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9 Reasons
WHY so Many Renovations
go Wrong
and how to Prevent it From
Happening to YOU!

Falling for slick high pressure sales tactics. These are the most important guys to avoid. If they are in such a hurry to sign you up and have so little time now, just imagine how much time they will have for you once you have signed and they have your deposit.


Poorly written contracts. If you can't read the salesperson's writing how are the sales manager, the recheck man and the installer among others supposed to understand it. With vague and illegible paper work passing through so many hands, it a wonder when things don't go wrong. On all jobs you should get a clear understandable written quote and contract


Lack of installation knowledge on the part of the salesperson. It is up to the salesperson to explain why the windows or doors he or she is proposing are right for your home and what method of installation should be used and why. If a salesperson is vague about the why's and how's of the installation and says that the recheck guy will sort it out and I'll send my best guy. This should set off a red flag. How would he know who is good if he doesn't know how the windows should be installed?


Lazy quotes. On larger jobs it is sometimes not practical to quote on the spot. In order to have an accurate quote the salesperson may have to take the information with them and return with a quote or send you one. Not doing this leads some contractors to low ball and then try to ask for more money later. Make sure everything is included, the larger trims, the extra capping etc.


Misleading referrals. Obviously, larger contractor accumulate a lot of happy customers over the years. They also accumulate some unhappy ones. Larger contractors may have 20 crews or more. They are constantly hiring and firing, look in the classifieds, the same ads run constantly. Get the salesperson to tell you which installer will be doing your job and ask the referral if that installer did the work on their home.


Homeowner confusion and information overload. Be organized, have some ideas or pictures of what you want, your wish list basically before you start getting quotes. Have folders for each of the written quotes and brochures you receive. Then do your best to compare apples to apples.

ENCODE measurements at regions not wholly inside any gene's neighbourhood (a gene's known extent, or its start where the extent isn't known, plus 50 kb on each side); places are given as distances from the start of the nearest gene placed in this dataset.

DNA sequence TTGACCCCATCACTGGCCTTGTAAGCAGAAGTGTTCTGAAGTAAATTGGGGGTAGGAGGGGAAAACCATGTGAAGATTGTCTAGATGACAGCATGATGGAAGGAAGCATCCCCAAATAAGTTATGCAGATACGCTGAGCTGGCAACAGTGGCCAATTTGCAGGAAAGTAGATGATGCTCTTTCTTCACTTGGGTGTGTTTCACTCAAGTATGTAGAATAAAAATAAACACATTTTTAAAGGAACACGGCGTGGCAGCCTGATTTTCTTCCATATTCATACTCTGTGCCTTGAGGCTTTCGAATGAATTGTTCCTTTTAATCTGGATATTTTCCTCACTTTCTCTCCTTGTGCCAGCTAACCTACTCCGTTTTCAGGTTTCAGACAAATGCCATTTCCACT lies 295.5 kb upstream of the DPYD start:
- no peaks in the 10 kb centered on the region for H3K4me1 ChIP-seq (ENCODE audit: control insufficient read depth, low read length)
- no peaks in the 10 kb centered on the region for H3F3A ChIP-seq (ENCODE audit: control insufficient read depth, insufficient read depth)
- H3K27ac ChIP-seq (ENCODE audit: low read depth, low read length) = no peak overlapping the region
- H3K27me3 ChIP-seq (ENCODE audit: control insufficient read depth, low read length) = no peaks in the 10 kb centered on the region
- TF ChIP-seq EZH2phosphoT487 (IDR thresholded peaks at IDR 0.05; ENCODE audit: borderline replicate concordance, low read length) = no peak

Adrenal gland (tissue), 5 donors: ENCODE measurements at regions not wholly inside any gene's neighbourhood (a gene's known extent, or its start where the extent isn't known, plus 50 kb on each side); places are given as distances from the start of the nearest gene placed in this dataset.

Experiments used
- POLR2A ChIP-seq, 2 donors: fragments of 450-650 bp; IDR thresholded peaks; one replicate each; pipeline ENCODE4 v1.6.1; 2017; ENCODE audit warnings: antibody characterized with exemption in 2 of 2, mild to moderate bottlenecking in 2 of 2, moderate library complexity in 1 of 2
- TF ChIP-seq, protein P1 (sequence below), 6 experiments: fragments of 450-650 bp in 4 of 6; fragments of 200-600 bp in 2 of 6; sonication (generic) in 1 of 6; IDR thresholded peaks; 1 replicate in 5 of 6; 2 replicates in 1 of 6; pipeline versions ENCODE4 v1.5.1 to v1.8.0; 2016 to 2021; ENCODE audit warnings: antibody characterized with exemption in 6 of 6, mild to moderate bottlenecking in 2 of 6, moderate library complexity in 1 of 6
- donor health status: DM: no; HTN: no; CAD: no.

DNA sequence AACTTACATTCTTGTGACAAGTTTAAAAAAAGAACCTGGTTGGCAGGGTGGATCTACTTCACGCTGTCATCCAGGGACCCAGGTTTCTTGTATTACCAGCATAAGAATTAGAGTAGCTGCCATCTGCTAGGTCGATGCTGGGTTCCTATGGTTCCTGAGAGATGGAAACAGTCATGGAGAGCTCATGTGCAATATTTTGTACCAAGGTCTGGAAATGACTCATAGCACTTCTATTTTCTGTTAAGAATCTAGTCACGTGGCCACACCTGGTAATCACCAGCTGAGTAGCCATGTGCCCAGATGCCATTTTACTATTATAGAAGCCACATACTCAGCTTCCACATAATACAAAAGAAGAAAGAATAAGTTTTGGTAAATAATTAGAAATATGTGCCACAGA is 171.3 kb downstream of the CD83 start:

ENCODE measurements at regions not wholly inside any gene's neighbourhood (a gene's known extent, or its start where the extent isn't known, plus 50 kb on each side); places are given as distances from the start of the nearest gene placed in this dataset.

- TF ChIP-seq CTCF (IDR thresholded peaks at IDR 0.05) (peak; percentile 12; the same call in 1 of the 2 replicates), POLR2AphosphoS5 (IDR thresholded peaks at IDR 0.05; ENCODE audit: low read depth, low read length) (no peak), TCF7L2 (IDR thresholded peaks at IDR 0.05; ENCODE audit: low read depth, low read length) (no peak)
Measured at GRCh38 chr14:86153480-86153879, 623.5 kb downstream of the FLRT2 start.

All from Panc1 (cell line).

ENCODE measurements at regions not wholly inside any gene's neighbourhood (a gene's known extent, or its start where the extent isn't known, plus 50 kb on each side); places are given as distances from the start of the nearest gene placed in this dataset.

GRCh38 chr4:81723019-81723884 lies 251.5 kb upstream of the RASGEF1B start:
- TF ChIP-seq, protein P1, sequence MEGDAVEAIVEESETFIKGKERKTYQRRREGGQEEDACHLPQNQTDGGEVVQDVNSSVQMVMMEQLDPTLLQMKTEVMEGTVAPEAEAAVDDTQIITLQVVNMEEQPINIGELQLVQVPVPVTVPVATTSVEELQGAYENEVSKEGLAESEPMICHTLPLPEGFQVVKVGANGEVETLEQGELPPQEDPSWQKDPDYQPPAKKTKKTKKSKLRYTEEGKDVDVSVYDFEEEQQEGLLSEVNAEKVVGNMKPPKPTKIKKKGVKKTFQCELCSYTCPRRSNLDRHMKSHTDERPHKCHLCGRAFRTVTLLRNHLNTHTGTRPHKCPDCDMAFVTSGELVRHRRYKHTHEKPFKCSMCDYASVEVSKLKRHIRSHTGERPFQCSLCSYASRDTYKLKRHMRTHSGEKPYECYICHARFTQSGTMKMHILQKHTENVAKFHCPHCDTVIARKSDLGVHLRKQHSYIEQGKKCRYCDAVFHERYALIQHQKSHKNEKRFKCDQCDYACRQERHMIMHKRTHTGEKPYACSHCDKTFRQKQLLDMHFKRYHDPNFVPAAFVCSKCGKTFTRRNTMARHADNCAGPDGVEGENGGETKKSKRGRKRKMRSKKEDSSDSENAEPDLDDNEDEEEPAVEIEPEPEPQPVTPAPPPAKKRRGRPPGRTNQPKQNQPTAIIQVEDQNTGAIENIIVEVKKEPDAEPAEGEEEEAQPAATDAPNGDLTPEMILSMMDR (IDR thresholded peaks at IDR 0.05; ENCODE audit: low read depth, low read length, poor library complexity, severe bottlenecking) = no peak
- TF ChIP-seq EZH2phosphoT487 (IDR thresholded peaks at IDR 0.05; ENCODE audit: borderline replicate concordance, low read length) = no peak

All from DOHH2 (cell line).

Lack of follow up. All too often once your have gone through all this work things still don't go smoothly. The salesperson has a contract and a signed cheque, as far as he or she is concerned their job is done and they drop the contract on the sales manager's desk and get a pat on the back and a few new leads. You are history to them. After your contract has made through their system they will eventually call. Don't let the salesperson forget you after all, they made all of the promises not the receptionist. A few phone calls to remind them of your job can help keep the wheels moving.


Someone dropped the ball. Let's follow a window job on a journey through a typical large window and door contractor. It goes something like this:

•  Salesperson negotiates with homeowner and writes contract.

•  Salesperson leaves contract on sales manager's desk.

•  Sales manager checks that price is acceptable

•  Sales manager passes contract on to recheck person who measures windows.

•  Recheck person passes contract and measurements to ordering person who then orders all of the materials according to the contract and the measurements.

•  Contract is passed to installation manager. When materials are ready the installation manager hands the contract to which ever installation crew is available.

•  Installer contacts homeowner to arrange installation date.

•  Installation crew installs products and asks for payment of balance.

If it seems like there are a lot of opportunities for mistakes and miscommunications in that process, that's because there is and they do happen. Deal with a company with a better approach.


All vinyl windows are not the same. There are literally dozens of vinyl windows on the market. The vast majority of them are not performance tested or certified. These untested, cheaper windows tend to warp, sag and generally breakdown within 5-10 years. Replacing the windows in your home is a substantial investment that can pay back in energy savings, living comfort, appearance and resale value if like any other investment, you invest in quality. Make sure your windows are performance tested and certified.